Finally off the road, he assessed the damage.
“[I] looked down and my foot was facing the wrong way,” he said. “I could see a huge bulge in my sock.”

Snyder asked his uncle to help him off of his bike. He looked down and noticed blood was pooling next to him as he sat in a stranger’s driveway.

Remembering his emergency response training, he quickly took action.

“I’m looking at my leg and I think a tourniquet is my only option,” he said. “I don’t know when anyone is going to get here. So I take my shirt off and I start making a tourniquet.”

It took about 30 minutes for first responders to arrive. After they saw the severity of his injuries, they air evacuated Snyder to Baptist Medical Center South Hospital in Montgomery, Alabama, where they did an external fix on his leg. They told Snyder he had a Pilon fracture, which meant that his tibia and fibula had exploded on impact.

“There were pieces missing, probably out on the Alabama highway somewhere,” he recalled.
“Bones were turned and facing the wrong way. [The surgeons] took everything in there and ground it all up, put it back in there and hoped it took. They gave me four plates and about 20 screws that day.”

After working on his leg, doctors laid out his recovery options. They could opt for limb salvage or amputation. Snyder pursued one round of limb salvage, but said he didn’t put much hope into it after hearing about failed recoveries that ended in amputation.

At the first checkup three months after surgery, the hardware in his leg looked good and the prognosis on his leg was promising. However, things started to turn at the six month mark. The hardware started collapsing and everything shifting down in his leg. Things weren’t improving and amputation started to seem like the right choice for Snyder and his family.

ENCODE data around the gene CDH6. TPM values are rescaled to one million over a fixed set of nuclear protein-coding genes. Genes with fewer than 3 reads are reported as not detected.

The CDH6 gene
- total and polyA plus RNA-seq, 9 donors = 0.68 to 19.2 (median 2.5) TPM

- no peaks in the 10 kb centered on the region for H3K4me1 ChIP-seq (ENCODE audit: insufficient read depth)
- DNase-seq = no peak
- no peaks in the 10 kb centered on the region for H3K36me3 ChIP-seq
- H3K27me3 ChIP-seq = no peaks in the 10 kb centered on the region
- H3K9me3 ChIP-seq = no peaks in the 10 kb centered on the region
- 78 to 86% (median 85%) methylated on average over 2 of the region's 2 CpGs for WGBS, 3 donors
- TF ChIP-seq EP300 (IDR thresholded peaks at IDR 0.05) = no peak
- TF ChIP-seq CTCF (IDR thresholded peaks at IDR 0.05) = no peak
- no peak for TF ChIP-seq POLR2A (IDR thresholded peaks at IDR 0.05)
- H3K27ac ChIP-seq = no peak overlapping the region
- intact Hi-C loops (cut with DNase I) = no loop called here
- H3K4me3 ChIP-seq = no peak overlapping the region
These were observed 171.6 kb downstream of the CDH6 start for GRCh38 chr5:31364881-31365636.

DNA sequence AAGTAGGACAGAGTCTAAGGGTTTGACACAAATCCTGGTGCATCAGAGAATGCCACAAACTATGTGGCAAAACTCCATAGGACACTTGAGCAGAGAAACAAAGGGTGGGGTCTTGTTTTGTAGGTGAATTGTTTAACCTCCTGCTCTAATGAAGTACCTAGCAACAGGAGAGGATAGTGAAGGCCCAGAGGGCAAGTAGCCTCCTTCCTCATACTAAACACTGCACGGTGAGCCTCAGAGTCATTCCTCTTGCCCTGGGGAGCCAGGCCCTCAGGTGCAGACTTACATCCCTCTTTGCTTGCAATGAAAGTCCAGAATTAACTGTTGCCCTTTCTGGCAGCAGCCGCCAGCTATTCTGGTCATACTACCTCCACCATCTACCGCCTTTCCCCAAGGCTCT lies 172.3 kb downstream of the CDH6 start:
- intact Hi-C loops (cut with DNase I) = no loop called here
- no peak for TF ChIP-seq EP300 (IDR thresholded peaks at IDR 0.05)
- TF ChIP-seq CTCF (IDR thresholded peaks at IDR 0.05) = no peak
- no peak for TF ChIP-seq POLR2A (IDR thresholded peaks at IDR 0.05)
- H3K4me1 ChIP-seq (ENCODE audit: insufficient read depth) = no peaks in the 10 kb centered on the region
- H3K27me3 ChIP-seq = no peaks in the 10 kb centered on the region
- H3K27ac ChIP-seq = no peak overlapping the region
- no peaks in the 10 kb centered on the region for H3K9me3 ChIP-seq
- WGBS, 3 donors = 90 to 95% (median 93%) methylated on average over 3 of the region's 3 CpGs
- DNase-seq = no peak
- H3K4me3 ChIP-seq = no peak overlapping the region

“I was just ready to get on with the next step,” said Melissa Snyder, David’s wife and high school sweetheart. “He wasn’t able to do what he wanted to do. He could deal with the pain, but he didn’t like not being able to live his life.”

Snyder and Melissa both decided that amputation was the best option and set a date for May 8, 2018. “Before going into it, I told my wife I didn’t know how long it would take for me to look [at my foot],” he said. “I was like [screw] it. I pull the sheet back and I’m like, ‘Yup, it’s gone.'”

In the aftermath of his events, Snyder’s character was given a true chance to shine.

“From the get go, he had a very positive attitude,” Melissa said. “We have always kind of lived that way. In the end it is going to work out somehow.”

After the surgery, Snyder spent five months at Walter Reed National Military Center in Bethesda, Maryland, for physical rehabilitation, under Air Force District of Washington’s Airman Medical Transition Unit.

Snyder decided how he wanted to handle those five months right from the gurney, when he first needed to use the bathroom.

“It starts now,” he said. “Can I get up? Yeah, I can get up if I want. I got up, and took a walker to the bathroom.”

He spent the next five months pushing the limits in his recovery, so that he could make it back home sooner.

Snyder worked out almost every day, doing varying exercises to improve mobility and muscle control in his leg. He would run on the track at Walter Reed, swim, and bike along with other basic function exercises.

After all the hard work – and with the PT test in the rearview mirror — Snyder said he is thankful he can still serve in the Air Force. He said he knows active-duty service members with amputations have barriers while serving. His goal is to break through those barriers and continue to grow.

“I want to prove that I’m better,” he said. “I don’t care how severe my injury is, I want to be worldwide qualified as soon as I possibly can. It’s my job. I signed up for it.”

Articles

The first battle of WWII featured one of the last cavalry charges ever

On August 23, 1939, German foreign minister Joachim von Ribbentrop and Soviet foreign minister Vyacheslav Molotov signed a non-aggression pact between their two countries. Contained within the Molotov-Ribbentrop Pact, was a secret protocol for the division of Poland and the Baltic states between German and Soviet “spheres of influence.”